Participants learn to recognize stress symptoms, build resiliency, and develop self-care skills to buffer stress, particularly during the COVID-19 pandemic.  

Champlain’s Women’s & Gender Center provides a comfortable, inclusive, and fun place for students to hang out, meet new friends, and have good conversation. Photo taken in pre-COVID times by Logan Potvin ’19.

Going forward, Champlain will work with MGH to co-create curriculum that will embed well-being initiatives within the undergraduate degree program, to help students understand the neuroscience and physiology underlying responses to stress and how the brain adapts.

“We feel honored as a small private college in Burlington, Vermont, that MGH has chosen Champlain to collaborate and expand the scope of its work,” says Dr. Leslie Averill, Champlain’s Vice President for Academic Affairs and Chief Operating Officer. “Ensuring the well-being of our students, staff and faculty is a cornerstone of our strategy to create a flourishing community and deliver on an outstanding educational experience for our students. The collaboration supports our ultimate goal to create a community where young minds are being developed into healthy and successful graduates with the ability to thrive in a dynamic and ever-changing world.” 

For many years, Champlain has prioritized well-being as a key component of its strategic plan for 2030, embedding well-being knowledge, strategies, and practices throughout its academics and culture. In 2018, through a $1 million gift, Champlain co-hosted a Positive Education Summit and adopted a strength-based approach to student learning and success. This has served as the foundation for the integration of well-being into its campus, from academic tutoring to counseling and healthcare to ongoing well-being programming.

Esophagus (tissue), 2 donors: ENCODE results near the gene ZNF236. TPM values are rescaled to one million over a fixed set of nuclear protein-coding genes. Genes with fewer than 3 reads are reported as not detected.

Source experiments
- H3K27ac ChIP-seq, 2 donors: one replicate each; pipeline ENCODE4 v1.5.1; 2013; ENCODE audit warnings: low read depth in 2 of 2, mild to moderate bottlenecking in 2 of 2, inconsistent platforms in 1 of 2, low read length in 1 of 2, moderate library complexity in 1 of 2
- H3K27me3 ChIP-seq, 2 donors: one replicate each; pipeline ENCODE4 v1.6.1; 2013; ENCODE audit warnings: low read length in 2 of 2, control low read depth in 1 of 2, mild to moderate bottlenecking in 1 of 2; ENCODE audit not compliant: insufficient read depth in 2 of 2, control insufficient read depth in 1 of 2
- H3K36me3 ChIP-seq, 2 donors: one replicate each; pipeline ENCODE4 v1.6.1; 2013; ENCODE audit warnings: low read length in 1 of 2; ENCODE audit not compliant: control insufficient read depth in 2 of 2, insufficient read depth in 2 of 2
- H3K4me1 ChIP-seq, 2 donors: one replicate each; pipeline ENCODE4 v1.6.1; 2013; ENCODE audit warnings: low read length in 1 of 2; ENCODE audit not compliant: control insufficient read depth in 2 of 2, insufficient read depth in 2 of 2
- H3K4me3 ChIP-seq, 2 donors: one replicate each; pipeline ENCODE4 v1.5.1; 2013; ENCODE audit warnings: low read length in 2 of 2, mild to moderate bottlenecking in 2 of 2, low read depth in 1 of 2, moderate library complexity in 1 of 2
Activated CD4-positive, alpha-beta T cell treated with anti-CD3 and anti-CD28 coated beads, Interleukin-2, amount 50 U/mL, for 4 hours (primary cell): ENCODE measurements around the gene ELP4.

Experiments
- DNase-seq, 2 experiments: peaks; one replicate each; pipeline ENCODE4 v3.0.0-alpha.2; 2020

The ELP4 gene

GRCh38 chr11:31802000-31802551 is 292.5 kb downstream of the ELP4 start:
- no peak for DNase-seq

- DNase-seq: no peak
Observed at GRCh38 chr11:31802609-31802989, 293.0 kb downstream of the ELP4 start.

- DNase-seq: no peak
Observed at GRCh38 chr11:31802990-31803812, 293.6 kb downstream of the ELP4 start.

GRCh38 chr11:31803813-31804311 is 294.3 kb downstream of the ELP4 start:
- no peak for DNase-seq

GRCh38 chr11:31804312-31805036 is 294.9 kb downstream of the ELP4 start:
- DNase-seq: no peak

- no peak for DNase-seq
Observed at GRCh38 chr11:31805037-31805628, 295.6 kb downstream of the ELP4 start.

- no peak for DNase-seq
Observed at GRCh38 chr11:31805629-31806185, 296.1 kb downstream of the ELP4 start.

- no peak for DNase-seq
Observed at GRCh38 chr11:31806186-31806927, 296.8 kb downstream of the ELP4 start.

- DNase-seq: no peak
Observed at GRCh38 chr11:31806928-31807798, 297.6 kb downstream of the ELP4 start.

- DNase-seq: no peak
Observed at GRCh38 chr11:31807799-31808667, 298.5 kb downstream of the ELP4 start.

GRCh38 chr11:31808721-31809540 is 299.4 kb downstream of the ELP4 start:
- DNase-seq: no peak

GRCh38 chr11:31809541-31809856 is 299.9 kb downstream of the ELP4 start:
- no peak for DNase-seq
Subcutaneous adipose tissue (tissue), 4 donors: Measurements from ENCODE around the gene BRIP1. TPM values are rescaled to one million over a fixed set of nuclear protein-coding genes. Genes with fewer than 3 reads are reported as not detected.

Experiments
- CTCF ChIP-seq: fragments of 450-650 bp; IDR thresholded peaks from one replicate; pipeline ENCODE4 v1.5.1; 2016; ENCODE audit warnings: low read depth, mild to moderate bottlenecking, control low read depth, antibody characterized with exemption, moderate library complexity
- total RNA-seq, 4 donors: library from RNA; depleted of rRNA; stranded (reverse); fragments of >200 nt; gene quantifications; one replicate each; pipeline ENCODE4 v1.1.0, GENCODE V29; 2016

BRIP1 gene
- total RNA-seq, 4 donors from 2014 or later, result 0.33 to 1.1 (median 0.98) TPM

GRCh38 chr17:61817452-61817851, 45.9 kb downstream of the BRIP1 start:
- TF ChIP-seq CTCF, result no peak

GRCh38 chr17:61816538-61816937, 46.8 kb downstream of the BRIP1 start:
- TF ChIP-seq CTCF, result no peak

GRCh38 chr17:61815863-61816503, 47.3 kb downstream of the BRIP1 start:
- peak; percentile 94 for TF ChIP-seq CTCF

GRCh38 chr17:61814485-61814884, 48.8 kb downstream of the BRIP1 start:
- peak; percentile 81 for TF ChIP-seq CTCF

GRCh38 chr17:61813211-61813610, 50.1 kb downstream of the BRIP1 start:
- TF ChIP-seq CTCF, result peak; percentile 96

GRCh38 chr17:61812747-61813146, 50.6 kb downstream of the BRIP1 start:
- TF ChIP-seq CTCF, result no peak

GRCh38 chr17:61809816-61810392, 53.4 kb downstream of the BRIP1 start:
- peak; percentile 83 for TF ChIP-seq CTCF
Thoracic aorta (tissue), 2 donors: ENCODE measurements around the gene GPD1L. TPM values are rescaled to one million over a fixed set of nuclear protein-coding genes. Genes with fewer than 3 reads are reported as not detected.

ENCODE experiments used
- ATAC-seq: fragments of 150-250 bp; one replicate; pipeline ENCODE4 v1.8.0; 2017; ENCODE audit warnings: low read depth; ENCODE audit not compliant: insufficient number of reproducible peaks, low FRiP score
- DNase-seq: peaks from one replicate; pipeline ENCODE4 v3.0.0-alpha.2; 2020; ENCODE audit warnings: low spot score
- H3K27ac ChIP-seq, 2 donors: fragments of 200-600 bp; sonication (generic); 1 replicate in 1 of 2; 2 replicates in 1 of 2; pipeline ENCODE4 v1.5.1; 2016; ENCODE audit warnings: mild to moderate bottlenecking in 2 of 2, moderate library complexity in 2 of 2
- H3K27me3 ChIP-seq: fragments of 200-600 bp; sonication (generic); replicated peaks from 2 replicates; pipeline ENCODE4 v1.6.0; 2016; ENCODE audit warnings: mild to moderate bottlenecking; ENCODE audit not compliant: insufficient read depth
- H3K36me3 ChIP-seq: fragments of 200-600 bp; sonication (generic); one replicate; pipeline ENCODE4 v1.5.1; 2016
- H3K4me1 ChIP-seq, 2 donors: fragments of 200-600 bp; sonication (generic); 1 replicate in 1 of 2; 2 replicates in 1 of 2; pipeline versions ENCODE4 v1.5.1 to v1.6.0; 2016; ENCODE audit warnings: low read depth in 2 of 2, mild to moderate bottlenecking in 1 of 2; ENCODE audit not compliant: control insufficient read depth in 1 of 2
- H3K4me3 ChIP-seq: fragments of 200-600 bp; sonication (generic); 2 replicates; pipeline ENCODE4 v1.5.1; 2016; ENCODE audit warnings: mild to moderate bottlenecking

Champlain’s Well-Being & Success Coach, Dr. Kimberly Quinn, checks in with a student on campus. Dr. Quinn teaches a positive psychology course called Mindcraft, and is known for wearing wizard robes in her weekly “Defense Against the Dark Arts” meetings where students discuss positive mind sets, social media, and strategies to reduce anxiety. She also hosts a weekly Mindcraft: Become the Boss of Your Brain & Live Your Best Life podcast and writes for Psychology Today.

The College has appointed a Well-Being and Success Coach and a Visiting Fellow for Well-Being and Resiliency, and has signed on as a JED Campus, a program of the Jed Foundation, to develop comprehensive mental health, substance abuse, and suicide prevention systems, programs, and policies. Champlain’s new academic schedule eliminates daytime classes on Wednesday to give students a day during the school week to recharge and focus on well-being, innovation, connections, and catching up. 

Another new initiative that is in keeping with Champlain’s career-driven approach to education and reputation for innovation, Psychology faculty and students are working with the College’s Emergent Media Center to collaborate with OVR Technology on a prototype aimed at supporting college students’ well-being through an olfactory virtual reality experience. 

In June 2018, more than 800 people from 30 countries gathered in Fort Worth, TX to turn inspiration into action at the World Positive Education Accelerator (WPEA). Co-convened by Champlain’s David L. Cooperrider Center for Appreciative Inquiry and the International Positive Education Network (IPEN), the event featured speakers such as Angela Duckworth, author of Grit, and Martin Seligman, a leading authority in the field of Positive Psychology.

“Nothing is more important than physical and mental well-being,” says Champlain President Benjamin Ola. Akande. “Going forward, colleges must make sure that the health and well-being of students receives the same attention as academic success. We believe our approach allows us to deliver next-level care for our students, redefining what small colleges can and should be doing for students, during the pandemic and beyond.”

Champlain Media Team